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DMT: Mirror/IFFT, De-Mirror/FFT

Module by: Cosme Garza. E-mail the author

Summary: Explains the processes of mirroring and the IFFT in our DMT project.

Mirror

Like serial/parallel conversion, mirroring is simple both in principle and implementation, but is essential to DMT. We need to eventually transmit a real-valued signal, but after constellation mapping, the blocks are all complex-valued. Mirroring ensures that the transmitted signal is real-valued by using the fact that the IFFT of a conjugate-symmetric vector is real; i.e., mirroring gives each block conjugate symmetry. In mirroring, each block is flipped around, conjugated and tacked onto the end of the original block. There are a few finer points, however. If the block is length M before mirroring, the (M+1)th element of the mirrored block takes any real value (we set it to zero) while the (M+2)th through 2Mth elements take the 1st through (M-1)th elements (flipped) of the original block. Also, the first element in any block cannot be complex valued; it must be artificially set to some real value. This is because the first point in any block corresponds to a frequency of zero after after the IFFT; if this element is complex, the resulting IFFT vector will have a complex DC offset and thus will also be complex. Although this would be a source of error, we assumed that the receiver knew the correct first elements of each block, eliminating this error. We felt we were justified in this regard because our main goal was to implement a DMT system resilient to channel error (We could also have coded it so that the first few bits in each block were assigned real-valued constellation points, but this way was easier).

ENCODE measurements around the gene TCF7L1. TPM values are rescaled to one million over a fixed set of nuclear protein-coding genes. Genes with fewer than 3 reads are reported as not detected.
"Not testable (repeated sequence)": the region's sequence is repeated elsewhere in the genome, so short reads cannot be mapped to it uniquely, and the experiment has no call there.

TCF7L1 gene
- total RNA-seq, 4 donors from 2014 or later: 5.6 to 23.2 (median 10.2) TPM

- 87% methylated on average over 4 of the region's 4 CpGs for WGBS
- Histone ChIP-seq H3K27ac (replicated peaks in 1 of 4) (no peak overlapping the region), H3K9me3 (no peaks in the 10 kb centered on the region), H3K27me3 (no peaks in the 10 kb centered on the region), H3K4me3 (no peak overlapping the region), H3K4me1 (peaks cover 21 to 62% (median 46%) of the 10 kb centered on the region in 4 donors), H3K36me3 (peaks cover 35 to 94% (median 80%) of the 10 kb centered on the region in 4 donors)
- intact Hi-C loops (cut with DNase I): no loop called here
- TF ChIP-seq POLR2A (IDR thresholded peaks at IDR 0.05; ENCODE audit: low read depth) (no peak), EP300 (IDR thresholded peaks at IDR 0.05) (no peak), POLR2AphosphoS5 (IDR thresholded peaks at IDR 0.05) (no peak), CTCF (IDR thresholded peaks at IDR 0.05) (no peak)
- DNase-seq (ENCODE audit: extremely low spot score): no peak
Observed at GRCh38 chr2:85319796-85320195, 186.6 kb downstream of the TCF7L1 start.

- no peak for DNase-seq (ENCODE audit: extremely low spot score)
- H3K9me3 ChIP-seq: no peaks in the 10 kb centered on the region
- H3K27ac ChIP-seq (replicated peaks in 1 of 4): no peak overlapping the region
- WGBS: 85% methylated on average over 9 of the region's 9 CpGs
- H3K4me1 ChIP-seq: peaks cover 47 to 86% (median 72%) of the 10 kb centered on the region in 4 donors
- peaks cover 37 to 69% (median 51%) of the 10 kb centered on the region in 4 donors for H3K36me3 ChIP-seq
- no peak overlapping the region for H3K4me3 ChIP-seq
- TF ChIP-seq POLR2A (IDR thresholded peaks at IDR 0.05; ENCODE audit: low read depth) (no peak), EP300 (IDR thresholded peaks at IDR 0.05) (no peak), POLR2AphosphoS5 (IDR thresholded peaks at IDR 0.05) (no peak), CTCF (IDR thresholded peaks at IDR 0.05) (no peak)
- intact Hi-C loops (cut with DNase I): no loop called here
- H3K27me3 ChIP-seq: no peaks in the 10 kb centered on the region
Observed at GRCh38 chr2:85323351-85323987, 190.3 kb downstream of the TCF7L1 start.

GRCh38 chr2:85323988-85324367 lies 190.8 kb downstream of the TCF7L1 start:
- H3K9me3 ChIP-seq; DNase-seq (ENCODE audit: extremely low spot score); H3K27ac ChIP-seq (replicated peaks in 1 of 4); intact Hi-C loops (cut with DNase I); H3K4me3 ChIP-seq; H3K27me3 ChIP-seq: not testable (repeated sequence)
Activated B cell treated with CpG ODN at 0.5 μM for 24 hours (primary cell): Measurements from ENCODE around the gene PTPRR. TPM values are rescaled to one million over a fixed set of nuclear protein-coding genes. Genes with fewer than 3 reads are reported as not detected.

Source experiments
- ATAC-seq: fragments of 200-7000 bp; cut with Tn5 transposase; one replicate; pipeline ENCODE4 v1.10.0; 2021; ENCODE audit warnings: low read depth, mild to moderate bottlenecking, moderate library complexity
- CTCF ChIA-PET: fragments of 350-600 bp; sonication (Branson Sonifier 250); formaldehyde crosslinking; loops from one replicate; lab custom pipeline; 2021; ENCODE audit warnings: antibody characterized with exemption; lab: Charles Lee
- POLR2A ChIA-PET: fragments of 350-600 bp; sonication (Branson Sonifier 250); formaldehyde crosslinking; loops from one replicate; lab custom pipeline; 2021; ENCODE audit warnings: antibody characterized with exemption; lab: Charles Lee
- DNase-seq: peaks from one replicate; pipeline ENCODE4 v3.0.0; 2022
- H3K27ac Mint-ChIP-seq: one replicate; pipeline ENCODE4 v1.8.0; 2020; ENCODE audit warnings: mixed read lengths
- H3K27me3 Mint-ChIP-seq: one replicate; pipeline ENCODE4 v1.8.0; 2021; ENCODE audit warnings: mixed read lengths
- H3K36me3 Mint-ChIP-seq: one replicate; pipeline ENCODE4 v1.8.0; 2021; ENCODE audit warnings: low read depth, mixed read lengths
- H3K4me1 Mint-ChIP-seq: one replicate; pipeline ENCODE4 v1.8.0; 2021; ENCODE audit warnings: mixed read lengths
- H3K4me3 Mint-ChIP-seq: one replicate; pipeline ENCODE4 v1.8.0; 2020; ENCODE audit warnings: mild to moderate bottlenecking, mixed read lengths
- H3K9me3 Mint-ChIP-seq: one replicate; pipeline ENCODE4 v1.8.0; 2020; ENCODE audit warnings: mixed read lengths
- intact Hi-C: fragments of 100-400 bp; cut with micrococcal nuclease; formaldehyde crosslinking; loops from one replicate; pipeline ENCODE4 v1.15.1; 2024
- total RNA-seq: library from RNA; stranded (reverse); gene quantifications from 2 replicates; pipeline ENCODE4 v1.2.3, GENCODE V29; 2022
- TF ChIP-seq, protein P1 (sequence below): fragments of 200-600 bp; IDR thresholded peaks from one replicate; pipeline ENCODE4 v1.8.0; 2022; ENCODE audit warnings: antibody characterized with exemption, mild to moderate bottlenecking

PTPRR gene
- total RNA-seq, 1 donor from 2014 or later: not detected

Figure 1: This is one block (originally length 128) of constellation points after mirroring (magnitude only). The mirrored portion is shown in blue.
Mirrored block
Mirrored block (mirrored.jpg)

IFFT

The IFFT basically provides the modulation for DMT. As hinted at in the S/P module, the complex constellation points in each block (now mirrored) are interpreted as the spectral coefficients for a time-domain signal; the IFFT gives us this signal. By ensuring that our block length remains a power of 2 through the mapping and mirroring process, we make sure that the IFFT is most computationally efficient. We simply used the IFFT function built into MATLAB in our system.

Figure 2: This is the IFFT of the previous figure. It is real-valued and the same length as the mirrored block.
IFFT of one block
IFFT of one block (tdmirror.jpg)

FFT/De-Mirror

After going through the channel, the blocks undergo an inverse of the transmission process. Once the received time-domain blocks are separated, an FFT returns the spectral coefficients of each block, which are "noisy" versions of the post-mirroring values. This can be looked at as demodulating in a way; the FFT essentially multiplies the sinusoids by in the time-domain waveform by their conjugates. De-mirroring is straight forward; we want to get rid of the conjugate-symmetric part of each block so the last M values (for a block with pre-mirroring length M) are simply thrown away. Again, the FFT algorithm was built into MATLAB and the de-mirroring code was trivial.

Our related MATLAB functions: mirror.m, demirror.m

Home | Previous: Implementation | Next: Cyclic Prefix

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